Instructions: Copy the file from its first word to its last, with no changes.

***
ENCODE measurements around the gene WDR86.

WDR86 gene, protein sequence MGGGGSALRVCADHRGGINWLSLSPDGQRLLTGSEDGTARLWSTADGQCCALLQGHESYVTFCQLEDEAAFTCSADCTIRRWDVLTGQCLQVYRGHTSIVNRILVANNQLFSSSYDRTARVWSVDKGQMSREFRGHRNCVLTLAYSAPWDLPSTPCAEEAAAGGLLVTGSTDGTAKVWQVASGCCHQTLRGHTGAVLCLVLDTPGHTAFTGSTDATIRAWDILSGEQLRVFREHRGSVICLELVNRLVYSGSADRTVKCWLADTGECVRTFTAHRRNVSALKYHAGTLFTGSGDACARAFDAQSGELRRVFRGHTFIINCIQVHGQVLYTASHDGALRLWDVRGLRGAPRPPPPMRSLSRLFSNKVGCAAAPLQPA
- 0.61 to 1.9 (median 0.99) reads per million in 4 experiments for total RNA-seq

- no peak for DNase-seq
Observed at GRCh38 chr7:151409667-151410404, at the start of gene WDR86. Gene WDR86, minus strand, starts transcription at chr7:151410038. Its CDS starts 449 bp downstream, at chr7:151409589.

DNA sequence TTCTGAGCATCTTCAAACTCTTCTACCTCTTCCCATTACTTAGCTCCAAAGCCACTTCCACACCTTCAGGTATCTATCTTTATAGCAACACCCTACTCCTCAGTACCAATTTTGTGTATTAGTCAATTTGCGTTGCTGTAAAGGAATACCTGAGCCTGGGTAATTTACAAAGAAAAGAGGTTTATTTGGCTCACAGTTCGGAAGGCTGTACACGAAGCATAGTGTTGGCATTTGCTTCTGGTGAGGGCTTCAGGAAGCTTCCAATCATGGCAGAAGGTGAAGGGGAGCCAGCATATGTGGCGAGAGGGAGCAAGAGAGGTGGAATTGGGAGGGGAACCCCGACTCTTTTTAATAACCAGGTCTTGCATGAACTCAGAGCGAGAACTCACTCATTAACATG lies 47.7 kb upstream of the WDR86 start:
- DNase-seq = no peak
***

ENCODE measurements around the gene WDR86.

WDR86 gene, protein sequence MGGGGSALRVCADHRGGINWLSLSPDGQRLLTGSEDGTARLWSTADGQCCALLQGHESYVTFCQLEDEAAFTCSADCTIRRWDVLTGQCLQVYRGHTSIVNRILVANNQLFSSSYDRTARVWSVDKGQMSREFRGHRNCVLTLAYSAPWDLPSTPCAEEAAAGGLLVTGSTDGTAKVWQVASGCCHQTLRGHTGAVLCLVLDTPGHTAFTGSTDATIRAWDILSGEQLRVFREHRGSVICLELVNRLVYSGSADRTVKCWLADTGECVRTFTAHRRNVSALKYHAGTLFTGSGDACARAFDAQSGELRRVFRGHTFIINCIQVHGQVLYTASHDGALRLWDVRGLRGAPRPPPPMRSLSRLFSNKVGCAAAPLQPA
- 0.61 to 1.9 (median 0.99) reads per million in 4 experiments for total RNA-seq

- no peak for DNase-seq
Observed at GRCh38 chr7:151409667-151410404, at the start of gene WDR86. Gene WDR86, minus strand, starts transcription at chr7:151410038. Its CDS starts 449 bp downstream, at chr7:151409589.

DNA sequence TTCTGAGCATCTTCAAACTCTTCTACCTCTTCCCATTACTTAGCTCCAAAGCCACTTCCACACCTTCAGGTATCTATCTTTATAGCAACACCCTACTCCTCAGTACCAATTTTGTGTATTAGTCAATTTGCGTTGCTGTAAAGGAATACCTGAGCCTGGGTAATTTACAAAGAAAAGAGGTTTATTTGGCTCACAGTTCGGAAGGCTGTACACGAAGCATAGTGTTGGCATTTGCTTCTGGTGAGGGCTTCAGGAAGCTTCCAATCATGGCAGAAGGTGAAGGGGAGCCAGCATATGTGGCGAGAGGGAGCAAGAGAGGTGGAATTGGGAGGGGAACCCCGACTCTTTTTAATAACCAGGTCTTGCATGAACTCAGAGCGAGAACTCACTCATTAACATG lies 47.7 kb upstream of the WDR86 start:
- DNase-seq = no peak